Favorable early results of percutaneous drug-eluting stents in unprotected left main (LM) disease are available, but outcome data beyond 6 to 10 months are lacking. We evaluated the long-term results of sirolimus-eluting stents (SESs) in patients with LM disease. From November 2002 to December 2004, consecutive patients with LM disease, without contraindications to double antiplatelet therapy and undergoing SES implantation, were enrolled prospectively. The primary end point of the study was occurrence of major adverse cardiovascular events. In total 85 patients were treated with 118 SES and followed for 595 ± 230 days. Event-free survival rates at 1 year and 2 years were 85.5% and 78.6%, respectively. Only 2 deaths occurred overall (2.4%), the first in-hospital in a very high-risk patient according to the European System for Cardiac Operative Risk Evaluation and the second in a patient with severe systolic dysfunction already at the index procedure). Myocardial infarction was adjudicated in 3 patients (3.6%), 2 occurring periprocedurally and 1 during follow-up for a de novo nontarget lesion. There were 7 (10.8%) target lesion revascularizations at 24 months, with all but 1 percutaneous and in a subject with bifurcation LM disease at baseline. At 9-month angiography, late loss was 0.15 ± 0.81 mm and restenosis rate was 8.2%. An increased incidence of adverse events was noted in patients undergoing SES after dilation with extremely oversized balloons. No case of stent thrombosis was reported. In conclusion, this single-center experience suggests that percutaneous use of SESs to treat LM disease in unselected high-risk patients is safe and effective even 1 year after implantation.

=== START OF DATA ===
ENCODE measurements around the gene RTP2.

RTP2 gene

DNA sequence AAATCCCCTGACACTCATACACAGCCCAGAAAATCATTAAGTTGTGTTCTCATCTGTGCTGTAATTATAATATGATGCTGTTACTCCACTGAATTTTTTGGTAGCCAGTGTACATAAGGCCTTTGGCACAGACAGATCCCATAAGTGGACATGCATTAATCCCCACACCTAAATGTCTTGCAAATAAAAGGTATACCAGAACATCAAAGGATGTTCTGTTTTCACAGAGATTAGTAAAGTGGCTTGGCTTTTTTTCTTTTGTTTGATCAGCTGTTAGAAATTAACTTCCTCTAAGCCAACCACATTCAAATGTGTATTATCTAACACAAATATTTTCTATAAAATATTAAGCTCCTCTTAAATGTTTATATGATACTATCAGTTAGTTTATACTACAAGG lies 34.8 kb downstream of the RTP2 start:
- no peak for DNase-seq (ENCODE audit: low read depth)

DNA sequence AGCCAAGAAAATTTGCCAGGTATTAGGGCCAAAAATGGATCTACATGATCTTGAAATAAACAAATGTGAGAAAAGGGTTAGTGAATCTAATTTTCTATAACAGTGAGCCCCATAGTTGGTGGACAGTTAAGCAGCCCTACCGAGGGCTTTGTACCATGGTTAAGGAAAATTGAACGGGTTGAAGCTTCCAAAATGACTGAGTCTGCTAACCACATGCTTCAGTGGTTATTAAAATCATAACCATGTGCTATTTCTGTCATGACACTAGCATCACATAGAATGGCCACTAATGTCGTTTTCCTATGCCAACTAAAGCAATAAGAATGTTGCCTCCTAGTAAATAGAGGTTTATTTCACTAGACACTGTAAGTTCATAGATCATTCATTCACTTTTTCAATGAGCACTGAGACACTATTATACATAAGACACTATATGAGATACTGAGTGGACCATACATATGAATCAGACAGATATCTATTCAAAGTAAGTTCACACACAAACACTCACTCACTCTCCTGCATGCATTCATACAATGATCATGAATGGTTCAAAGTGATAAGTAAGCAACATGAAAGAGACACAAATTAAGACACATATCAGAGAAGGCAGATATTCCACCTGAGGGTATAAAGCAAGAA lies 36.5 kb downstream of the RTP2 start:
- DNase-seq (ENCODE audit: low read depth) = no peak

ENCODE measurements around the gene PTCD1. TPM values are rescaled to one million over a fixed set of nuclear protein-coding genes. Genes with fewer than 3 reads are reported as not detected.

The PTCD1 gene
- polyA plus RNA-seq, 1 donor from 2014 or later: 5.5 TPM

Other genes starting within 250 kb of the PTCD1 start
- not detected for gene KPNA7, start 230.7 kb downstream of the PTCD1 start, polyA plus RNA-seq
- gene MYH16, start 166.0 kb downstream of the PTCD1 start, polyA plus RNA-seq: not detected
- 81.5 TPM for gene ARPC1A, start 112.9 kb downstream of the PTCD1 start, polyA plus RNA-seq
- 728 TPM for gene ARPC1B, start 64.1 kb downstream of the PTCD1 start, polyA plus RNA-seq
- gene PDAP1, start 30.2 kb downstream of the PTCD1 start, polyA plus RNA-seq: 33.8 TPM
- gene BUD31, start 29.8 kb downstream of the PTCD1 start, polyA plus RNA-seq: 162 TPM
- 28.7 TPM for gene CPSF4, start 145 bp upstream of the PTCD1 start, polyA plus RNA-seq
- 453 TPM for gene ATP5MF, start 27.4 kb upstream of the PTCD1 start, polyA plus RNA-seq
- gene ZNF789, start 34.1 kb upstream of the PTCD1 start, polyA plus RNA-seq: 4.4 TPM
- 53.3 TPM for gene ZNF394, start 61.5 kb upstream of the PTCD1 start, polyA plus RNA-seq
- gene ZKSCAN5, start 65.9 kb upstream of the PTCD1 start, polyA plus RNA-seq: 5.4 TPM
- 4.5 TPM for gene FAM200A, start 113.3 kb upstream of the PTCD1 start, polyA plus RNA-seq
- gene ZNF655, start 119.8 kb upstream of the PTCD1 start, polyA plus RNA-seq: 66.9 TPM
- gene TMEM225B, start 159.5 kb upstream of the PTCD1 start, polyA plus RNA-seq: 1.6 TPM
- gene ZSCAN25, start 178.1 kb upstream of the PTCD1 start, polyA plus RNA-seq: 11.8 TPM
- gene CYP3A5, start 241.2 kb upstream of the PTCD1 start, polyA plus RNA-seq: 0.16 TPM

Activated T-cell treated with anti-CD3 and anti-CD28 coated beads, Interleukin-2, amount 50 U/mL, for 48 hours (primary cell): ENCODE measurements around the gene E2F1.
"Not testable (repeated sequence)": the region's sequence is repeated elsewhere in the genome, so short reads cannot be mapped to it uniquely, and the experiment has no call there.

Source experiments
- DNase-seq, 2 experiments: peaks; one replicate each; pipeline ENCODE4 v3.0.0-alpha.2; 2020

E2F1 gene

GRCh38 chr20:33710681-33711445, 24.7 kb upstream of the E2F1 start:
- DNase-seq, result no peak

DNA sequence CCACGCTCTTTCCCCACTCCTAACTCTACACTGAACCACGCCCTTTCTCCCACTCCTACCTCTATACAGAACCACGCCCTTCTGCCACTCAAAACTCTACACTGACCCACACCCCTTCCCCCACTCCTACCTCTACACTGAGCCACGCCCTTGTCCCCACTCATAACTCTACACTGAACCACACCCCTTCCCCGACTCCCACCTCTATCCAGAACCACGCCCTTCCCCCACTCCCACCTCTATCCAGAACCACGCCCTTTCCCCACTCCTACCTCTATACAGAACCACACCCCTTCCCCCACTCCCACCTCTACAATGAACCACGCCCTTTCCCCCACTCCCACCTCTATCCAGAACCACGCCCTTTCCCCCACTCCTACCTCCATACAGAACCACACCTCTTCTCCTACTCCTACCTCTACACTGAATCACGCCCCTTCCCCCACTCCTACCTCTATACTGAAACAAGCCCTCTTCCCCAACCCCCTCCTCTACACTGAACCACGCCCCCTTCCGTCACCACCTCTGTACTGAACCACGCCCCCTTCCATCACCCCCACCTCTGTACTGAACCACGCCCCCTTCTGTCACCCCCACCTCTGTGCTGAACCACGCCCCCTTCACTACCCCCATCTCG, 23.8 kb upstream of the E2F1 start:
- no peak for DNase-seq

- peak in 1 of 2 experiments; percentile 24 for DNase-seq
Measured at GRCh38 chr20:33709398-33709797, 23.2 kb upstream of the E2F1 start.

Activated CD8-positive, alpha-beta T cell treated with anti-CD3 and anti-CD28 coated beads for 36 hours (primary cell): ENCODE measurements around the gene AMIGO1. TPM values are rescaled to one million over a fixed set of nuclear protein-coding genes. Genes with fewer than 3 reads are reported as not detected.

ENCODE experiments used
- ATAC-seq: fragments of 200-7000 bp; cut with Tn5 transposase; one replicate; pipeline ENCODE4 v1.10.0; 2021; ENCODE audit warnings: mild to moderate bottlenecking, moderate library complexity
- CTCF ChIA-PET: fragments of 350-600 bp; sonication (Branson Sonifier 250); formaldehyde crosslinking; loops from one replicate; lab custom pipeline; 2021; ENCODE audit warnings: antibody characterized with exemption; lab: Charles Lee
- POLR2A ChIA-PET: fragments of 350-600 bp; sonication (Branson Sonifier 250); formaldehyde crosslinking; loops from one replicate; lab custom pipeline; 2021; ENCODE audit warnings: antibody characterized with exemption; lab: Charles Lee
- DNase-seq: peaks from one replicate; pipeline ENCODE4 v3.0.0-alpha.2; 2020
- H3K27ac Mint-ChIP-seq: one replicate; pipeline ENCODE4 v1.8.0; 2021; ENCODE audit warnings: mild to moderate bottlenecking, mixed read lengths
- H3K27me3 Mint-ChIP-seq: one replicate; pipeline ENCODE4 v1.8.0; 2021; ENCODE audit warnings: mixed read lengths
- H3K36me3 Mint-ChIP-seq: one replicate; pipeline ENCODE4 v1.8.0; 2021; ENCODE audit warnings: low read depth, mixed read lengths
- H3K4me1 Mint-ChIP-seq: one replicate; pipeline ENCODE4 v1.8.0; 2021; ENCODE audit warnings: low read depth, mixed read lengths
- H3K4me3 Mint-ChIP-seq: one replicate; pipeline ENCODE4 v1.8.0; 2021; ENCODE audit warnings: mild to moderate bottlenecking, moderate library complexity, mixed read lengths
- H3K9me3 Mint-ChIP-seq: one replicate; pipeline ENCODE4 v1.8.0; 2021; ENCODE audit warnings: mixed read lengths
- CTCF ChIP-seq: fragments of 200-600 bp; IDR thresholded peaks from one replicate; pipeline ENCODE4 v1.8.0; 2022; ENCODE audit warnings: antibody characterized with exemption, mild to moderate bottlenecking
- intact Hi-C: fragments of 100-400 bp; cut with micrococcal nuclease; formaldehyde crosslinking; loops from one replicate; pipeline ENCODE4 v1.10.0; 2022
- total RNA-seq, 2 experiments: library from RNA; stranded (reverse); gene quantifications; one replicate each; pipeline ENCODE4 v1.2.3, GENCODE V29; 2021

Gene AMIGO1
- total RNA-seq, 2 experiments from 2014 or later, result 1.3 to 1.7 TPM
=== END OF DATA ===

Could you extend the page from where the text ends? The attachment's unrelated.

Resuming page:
ASJC Scopus subject areas
- Cardiology and Cardiovascular Medicine